They Swing Rainbow Hammers
Kansas City’s Habitat for Humanity has been building and renovating homes for needy residents for nearly 40 years. On Oct. 11, National Coming Out Day, the Kansas City group broke ground for its first Pride Build KC home. Fourteen other cities in the United States have also done Pride Builds.
“As soon as I was aware that there were other cities doing Pride Builds … that was a dream of mine and something I thought that we needed to do,” said Ken Strickland of Habitat KC. “… The thing I love about Habitat is it brings people together of all different races and walks of life and helps somebody in the community.”
Strickland is the ReStore volunteer manager for Habitat KC. Habitat’s ReStores sell donated home improvement items, with the proceeds going to Habitat’s work. Strickland has been a longtime volunteer in the local LGBTQ community, so the position is a perfect fit for his community passions. He’s been with Habitat for seven years, he said.
The way Habitat’s program works, Strickland said, the prospective homeowner also gets to work on the property, accumulating what the organization calls “sweat equity.”
“So [the other volunteers] get to meet the person that they’re impacting, as well,” he said. “That’s one thing I think that’s really unique about Habitat, too, is that you get to see who you’re helping, and it’s not a handout, either. They still have to pay the mortgage.”
The homeowners’ cost is less, he said, because they aren’t charged interest. So that makes it more affordable and more accessible to people.
Many people associate Habitat for Humanity with former President Jimmy Carter and his wife, Rosalynn Carter, who have been strong champions for the organization and participants in building houses. But they did not start it, as some may think.
Strickland has lived in Kansas City since 1990, when he moved from St. Louis. He joined the Heartland Men’s Chorus around the same time and was part of that group for 24 years, both singing and serving on the board.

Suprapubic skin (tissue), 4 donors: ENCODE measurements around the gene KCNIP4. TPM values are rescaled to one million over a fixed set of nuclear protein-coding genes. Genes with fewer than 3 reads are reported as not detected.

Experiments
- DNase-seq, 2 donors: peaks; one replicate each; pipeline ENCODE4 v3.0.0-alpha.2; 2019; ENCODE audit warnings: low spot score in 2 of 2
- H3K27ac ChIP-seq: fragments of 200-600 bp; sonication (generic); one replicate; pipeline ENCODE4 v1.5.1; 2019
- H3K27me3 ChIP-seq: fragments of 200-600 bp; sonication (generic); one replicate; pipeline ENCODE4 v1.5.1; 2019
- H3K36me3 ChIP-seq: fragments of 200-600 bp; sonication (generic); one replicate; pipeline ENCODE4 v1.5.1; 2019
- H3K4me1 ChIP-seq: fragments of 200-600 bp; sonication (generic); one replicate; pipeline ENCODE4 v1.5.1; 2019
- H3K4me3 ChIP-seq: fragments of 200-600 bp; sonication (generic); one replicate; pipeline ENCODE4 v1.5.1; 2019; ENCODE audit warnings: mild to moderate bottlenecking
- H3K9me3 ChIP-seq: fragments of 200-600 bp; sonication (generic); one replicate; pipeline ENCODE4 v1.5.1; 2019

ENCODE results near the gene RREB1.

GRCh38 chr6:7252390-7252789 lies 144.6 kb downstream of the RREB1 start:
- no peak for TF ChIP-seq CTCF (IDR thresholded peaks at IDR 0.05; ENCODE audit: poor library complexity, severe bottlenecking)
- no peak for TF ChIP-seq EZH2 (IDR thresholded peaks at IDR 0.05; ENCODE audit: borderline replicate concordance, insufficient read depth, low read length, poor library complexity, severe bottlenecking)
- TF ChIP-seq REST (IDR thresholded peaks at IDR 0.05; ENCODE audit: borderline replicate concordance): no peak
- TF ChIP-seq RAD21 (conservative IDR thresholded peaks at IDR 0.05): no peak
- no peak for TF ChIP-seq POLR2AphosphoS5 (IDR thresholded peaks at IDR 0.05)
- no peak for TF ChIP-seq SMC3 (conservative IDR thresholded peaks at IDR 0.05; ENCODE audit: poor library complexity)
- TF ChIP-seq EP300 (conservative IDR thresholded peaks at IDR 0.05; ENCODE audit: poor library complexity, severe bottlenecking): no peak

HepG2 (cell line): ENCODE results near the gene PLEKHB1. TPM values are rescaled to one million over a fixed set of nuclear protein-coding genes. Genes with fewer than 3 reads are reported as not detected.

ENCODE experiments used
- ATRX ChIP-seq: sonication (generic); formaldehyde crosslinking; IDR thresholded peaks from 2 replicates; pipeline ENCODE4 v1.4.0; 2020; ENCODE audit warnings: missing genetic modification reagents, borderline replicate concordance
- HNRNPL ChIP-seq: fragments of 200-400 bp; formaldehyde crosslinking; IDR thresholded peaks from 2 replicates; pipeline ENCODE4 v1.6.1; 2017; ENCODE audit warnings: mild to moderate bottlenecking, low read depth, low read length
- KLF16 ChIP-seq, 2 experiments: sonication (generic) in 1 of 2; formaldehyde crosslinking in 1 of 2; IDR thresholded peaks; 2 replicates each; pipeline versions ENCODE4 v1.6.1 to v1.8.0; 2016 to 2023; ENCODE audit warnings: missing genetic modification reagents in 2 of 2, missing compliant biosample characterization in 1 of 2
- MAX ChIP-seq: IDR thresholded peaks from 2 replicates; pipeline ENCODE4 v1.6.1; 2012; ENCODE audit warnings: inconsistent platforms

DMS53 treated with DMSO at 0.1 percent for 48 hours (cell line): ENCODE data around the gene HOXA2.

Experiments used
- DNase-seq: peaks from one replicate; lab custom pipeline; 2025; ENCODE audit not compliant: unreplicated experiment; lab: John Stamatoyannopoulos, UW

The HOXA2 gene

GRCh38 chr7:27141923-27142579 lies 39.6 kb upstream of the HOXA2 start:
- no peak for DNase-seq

“That’s the longest relationship I’ve ever had in my life,” he said with a laugh.
He also volunteered for AIDS Walk, he said, and helped start PerformOut KC, a choral group for LGBT youth and allies that is still going strong after about 10 years.
Strickland said that Pride Build houses do not have to go to an LGBTQ person because of fair housing laws. “But one of my hopes is that this raise awareness in my community, the LGBT community,” he said, about the housing opportunities that Habitat offers. To qualify, applicants must have a need and a source of income, such as a current job or income from disability or veteran payments, he said.
The Pride Build house will be a brand-new home for a family in the Manheim Park neighborhood, around 44th Street and Forest Avenue.
Strickland said they have about 15 people working on the house on a given day, which leads to a great camaraderie among the LGBT community members who are helping.
Strickland said that groups or individuals can volunteer to work on the house. For example, he said, the Mid-America Gay & Lesbian Chamber of Commerce, the Kansas City LGBT Film Festival, and the Kansas City Center for Inclusion have been very supportive.
“I’ve been approached by a therapist group that want to do a team-builder. Two people from the Heartland Men’s Chorus were talking about doing something where they would come out and … swing a hammer. It’s a great way to meet, but it’s also people coming together to help build the community.”
Strickland said that they are also hoping that corporate sponsors, especially those that have LGBTQ Employee Resource Groups, will want to get involved.
He expects this house to take six to nine months to complete. They’ll be working on it during the winter, which he said is sometimes better than working in 100-degree heat.
Strickland said that the Kansas City Habitat group would celebrate its 40th anniversary next year. They have worked on several houses near Linwood Boulevard and The Paseo, he said.
“We’ve been doing a lot of rehabs lately because of the Land Bank homes that we were able to get to. We’re now serving six counties within the Kansas and Missouri sides,” he said.
Strickland said the homes cost $120,000-$140,000. Habitat is getting support from the city, and other fundraising opportunities include grants and neighborhood programs.
“We’re probably going have to try to raise between $50,000 to $60,000 ourselves, though, for this one house. So we’re going to need help with that,” he said.
Some donations have already come in, he said. “But we’re always looking for more to be able to help pay for that.”
In addition to Pride Build homes, Habitat builds other homes for specific causes, including a Women’s Build and a project called the House of Abraham, where they bring together people of Islamic, Jewish and Christian faiths to build a home.
“They raised the money and they even bring out the volunteers to help build it,” Strickland said. “That’s one of my favorite things – just because you’re bringing together all these different faiths that most people wouldn’t assume would get along, but they do.”
To coordinate a group volunteer event, contact Ken Strickland at firstname.lastname@example.org.
To volunteer: https://goo.gl/127sUr
To donate: https://goo.gl/YxR3gH